Tags » Thomas Pynchon

Oedipa Maas. Who names a kid that?

Names in Thomas Pynchon’s The Crying of Lot 49

A story in the New Yorker in the mid-1990s once captured my attention. It suggested Thomas Pynchon sometimes concealed his name and identity in public. 502 more words


The Importance of Pynchon

As I’m practically finished with my MA thesis, it’s time to sum up what I’ve learned from that experience. Although beside Pynchon I wrote about DeLillo, the latter will be also the subject of my PhD dissertation and most probably I’ll be writing here more often about his works. 499 more words

INHERENT VICE in the Age of Trump

Paul Thomas Anderson’s Inherent Vice, which was greeted with incomprehension by many critics and viewers upon its first release in 2014, is one of the best and most underrated American films of recent years. 313 more words

The Allure of the Reclusive Author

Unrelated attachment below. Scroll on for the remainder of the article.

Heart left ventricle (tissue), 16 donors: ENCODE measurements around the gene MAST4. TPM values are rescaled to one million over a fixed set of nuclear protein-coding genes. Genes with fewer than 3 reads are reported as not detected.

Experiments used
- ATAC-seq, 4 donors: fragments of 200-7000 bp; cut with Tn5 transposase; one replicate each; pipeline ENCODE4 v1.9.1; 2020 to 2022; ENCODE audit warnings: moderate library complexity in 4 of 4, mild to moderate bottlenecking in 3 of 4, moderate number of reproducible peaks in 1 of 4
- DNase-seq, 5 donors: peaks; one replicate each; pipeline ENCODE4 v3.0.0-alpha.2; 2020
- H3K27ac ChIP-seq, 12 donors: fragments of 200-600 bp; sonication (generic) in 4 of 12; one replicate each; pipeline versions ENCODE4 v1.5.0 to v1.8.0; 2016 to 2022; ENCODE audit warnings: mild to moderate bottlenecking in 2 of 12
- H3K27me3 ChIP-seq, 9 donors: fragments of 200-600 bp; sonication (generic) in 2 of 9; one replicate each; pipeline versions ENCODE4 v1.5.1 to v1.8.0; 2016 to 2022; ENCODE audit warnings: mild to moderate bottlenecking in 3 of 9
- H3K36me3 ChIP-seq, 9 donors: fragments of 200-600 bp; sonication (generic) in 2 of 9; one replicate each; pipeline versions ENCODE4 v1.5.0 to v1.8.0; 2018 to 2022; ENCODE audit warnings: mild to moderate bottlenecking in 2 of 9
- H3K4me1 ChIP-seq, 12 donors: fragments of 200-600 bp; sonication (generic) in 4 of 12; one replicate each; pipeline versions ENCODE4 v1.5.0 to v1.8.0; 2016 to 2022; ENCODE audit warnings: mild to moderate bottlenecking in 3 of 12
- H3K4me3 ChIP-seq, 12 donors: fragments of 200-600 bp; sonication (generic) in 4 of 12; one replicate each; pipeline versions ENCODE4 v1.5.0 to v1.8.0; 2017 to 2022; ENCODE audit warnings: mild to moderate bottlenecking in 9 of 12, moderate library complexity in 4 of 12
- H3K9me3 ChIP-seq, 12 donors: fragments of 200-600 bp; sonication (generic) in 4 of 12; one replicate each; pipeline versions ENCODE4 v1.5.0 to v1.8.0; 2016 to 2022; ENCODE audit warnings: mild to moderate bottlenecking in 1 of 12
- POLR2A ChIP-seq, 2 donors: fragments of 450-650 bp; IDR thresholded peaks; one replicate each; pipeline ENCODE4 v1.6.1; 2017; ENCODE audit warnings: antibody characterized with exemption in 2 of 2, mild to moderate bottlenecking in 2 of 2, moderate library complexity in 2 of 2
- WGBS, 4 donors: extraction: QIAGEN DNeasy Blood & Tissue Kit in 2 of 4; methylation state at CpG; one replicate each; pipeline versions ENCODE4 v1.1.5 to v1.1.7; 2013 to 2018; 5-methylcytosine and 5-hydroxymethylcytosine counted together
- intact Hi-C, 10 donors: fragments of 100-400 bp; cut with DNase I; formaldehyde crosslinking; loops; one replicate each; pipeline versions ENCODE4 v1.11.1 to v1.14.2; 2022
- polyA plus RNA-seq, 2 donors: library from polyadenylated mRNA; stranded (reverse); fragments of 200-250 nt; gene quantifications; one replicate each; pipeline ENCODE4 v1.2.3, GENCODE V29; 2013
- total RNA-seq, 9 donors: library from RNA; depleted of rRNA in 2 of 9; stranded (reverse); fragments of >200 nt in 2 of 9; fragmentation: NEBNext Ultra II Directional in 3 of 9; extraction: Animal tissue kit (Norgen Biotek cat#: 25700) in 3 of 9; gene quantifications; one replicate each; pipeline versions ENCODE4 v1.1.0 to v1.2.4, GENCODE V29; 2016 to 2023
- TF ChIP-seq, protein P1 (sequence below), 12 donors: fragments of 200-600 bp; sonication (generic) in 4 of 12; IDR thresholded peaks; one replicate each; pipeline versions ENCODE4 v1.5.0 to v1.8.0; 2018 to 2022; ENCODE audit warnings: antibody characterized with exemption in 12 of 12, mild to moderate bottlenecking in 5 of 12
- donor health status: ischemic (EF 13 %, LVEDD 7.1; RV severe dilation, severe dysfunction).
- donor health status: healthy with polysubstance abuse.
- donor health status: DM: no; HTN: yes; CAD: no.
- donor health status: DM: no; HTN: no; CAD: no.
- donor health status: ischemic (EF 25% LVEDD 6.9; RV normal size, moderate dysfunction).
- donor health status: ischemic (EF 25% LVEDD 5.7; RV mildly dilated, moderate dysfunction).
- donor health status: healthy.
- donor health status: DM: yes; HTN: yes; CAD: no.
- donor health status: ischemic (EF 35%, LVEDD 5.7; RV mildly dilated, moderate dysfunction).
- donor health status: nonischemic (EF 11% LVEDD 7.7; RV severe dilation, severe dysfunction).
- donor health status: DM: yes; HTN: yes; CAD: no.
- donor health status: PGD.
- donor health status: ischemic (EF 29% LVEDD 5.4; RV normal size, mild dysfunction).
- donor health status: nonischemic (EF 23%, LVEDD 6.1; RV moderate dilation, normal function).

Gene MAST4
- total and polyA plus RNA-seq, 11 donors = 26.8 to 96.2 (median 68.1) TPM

I wish I could be like J.D. Salinger or Thomas Pynchon, a famous author who stays completely out of the public eye. No interviews. No social media. 372 more words


Bleeding Edge Review

What I love most about Thomas Pynchon is that everything he writes revolves around stuffing everything he knows about life into one work. David Foster Wallace and Infinite Jest. 557 more words


Book Expectations: A Problem with TBR's

There’s certainly no way to avoid having a TBR if you’re a voracious reader. And honestly, even if you’re not a voracious reader, I still think everyone has a TBR, even if they don’t call it that (I’ve mentioned the fact that my mother never reads books on this blog before…yet even she has a list of a few that she always says she’s going to get around to). 507 more words


My ten great books #6: Gravity's Rainbow

If there’s a thread that runs through many of my favorite works of fiction, it’s that they’re often the work of massively erudite authors who are deeply ambivalent—or ironic—about their own learning. 457 more words